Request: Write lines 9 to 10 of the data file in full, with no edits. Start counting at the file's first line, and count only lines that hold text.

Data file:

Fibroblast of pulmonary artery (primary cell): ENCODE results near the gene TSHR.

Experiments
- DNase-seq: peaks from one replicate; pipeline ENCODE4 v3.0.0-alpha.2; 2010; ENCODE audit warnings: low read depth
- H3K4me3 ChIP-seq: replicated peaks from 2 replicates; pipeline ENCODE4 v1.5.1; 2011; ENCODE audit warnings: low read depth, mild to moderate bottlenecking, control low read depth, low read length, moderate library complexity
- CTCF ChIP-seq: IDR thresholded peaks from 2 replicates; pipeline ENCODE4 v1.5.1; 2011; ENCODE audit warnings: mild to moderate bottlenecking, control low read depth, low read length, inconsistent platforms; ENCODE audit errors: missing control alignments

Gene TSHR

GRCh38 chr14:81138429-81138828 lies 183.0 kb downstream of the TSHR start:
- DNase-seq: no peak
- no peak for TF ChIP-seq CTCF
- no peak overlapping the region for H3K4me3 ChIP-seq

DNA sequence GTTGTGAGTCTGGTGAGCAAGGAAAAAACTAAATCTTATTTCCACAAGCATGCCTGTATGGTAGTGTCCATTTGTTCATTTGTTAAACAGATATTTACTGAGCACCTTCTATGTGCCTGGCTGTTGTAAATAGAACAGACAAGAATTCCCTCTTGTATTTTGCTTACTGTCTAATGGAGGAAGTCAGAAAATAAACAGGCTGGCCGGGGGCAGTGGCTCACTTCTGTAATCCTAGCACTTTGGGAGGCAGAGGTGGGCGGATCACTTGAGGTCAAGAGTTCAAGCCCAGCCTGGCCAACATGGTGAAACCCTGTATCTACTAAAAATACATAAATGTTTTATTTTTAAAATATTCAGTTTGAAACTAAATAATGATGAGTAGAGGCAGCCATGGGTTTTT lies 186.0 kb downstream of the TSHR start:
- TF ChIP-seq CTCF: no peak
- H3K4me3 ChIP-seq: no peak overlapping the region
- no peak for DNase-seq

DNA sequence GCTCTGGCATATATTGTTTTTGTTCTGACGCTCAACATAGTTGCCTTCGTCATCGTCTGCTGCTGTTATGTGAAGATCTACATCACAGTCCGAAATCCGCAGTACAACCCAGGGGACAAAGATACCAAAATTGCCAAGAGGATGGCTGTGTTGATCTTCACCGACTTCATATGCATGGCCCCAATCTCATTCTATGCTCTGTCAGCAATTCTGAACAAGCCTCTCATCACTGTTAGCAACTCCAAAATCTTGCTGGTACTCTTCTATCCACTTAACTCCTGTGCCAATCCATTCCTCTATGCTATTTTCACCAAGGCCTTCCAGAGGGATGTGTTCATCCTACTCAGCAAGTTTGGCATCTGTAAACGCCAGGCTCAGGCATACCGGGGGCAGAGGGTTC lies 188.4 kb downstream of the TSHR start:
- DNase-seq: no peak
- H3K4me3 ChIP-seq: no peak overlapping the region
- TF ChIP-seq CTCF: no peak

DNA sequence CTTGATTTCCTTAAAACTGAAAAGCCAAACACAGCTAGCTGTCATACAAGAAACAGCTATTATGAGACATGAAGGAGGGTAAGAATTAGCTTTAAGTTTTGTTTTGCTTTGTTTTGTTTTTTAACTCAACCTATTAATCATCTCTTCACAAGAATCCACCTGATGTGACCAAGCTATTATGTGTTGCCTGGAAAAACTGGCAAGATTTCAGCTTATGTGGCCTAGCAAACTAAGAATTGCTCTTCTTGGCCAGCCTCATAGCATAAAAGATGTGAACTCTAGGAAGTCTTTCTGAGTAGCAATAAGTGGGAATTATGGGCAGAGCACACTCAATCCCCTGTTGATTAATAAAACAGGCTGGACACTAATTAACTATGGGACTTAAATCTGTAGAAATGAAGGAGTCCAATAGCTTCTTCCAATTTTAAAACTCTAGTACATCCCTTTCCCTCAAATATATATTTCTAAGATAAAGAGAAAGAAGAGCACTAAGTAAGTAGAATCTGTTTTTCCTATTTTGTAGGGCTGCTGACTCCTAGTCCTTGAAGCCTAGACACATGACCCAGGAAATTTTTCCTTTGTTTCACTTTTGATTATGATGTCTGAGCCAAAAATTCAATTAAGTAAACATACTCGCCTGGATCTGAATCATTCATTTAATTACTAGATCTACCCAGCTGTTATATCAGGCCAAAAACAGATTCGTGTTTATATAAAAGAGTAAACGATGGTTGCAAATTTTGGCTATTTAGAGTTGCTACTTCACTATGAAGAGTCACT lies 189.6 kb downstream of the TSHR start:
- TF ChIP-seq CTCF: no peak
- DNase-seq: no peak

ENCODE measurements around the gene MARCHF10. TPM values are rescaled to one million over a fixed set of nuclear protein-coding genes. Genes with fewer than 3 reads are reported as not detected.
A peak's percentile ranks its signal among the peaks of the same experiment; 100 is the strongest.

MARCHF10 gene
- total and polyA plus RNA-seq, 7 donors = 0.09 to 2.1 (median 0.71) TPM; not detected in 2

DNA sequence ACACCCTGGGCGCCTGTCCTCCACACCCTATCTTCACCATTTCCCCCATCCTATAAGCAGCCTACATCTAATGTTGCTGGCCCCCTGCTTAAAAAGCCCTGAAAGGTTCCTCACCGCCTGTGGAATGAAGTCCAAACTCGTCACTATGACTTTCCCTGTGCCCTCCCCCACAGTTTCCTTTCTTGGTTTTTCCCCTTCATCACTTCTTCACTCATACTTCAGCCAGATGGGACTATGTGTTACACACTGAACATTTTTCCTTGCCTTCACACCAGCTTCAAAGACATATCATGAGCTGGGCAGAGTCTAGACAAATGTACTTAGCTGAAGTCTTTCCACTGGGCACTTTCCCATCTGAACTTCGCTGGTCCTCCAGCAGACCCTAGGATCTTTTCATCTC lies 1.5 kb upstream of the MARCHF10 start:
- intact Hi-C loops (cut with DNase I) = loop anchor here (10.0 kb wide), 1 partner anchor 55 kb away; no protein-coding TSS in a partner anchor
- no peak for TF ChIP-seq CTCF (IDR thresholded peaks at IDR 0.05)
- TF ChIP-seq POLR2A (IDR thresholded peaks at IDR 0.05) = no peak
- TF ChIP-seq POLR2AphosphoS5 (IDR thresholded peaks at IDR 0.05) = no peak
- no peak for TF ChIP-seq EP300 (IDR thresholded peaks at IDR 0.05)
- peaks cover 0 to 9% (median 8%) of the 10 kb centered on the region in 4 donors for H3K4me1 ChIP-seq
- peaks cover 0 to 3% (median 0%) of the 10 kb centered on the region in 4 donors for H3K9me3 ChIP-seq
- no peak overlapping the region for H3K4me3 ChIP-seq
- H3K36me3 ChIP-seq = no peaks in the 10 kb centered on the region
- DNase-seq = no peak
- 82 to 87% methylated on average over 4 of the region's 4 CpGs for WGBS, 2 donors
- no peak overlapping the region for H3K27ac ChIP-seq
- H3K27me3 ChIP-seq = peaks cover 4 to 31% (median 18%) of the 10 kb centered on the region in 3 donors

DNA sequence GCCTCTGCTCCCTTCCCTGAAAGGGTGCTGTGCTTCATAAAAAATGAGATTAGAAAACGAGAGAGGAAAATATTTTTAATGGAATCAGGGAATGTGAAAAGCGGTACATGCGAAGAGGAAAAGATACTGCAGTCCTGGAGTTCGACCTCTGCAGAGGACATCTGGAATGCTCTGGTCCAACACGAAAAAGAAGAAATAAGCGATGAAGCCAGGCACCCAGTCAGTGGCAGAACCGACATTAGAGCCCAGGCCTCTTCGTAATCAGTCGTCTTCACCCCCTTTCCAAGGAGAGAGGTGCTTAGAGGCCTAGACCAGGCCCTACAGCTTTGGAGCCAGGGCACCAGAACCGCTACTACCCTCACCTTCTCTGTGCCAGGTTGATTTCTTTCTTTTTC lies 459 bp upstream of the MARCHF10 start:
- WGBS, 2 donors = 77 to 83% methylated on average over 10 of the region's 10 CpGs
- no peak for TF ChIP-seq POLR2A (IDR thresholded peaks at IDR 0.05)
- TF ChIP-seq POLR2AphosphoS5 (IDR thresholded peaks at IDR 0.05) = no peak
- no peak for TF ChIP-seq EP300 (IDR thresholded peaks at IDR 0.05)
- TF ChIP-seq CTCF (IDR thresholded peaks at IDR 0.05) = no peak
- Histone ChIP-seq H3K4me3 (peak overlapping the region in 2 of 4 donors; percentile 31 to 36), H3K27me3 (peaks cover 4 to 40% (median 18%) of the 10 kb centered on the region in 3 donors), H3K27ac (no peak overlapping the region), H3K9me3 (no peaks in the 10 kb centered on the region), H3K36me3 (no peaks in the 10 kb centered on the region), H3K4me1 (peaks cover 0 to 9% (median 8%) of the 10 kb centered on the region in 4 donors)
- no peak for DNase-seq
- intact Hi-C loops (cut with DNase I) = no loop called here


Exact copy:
- no peak for TF ChIP-seq CTCF
- no peak overlapping the region for H3K4me3 ChIP-seq